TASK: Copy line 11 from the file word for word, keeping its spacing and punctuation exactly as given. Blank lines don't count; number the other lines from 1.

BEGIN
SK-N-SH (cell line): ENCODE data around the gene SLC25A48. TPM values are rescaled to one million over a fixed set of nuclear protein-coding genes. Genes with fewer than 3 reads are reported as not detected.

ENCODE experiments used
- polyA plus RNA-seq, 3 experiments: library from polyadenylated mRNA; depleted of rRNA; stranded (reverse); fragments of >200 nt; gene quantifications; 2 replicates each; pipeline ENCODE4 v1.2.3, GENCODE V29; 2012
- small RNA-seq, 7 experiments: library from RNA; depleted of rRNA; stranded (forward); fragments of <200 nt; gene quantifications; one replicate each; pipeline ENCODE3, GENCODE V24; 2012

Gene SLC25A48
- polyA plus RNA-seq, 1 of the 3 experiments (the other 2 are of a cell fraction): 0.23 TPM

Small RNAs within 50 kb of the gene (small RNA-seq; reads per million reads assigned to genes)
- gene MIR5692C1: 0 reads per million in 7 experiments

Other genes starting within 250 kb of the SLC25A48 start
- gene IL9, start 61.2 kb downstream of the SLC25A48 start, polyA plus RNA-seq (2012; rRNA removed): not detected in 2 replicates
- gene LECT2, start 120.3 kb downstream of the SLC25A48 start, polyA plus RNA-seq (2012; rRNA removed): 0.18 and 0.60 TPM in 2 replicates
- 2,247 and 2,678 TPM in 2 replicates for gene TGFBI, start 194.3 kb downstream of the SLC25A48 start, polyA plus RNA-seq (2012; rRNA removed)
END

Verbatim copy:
- gene LECT2, start 120.3 kb downstream of the SLC25A48 start, polyA plus RNA-seq (2012; rRNA removed): 0.18 and 0.60 TPM in 2 replicates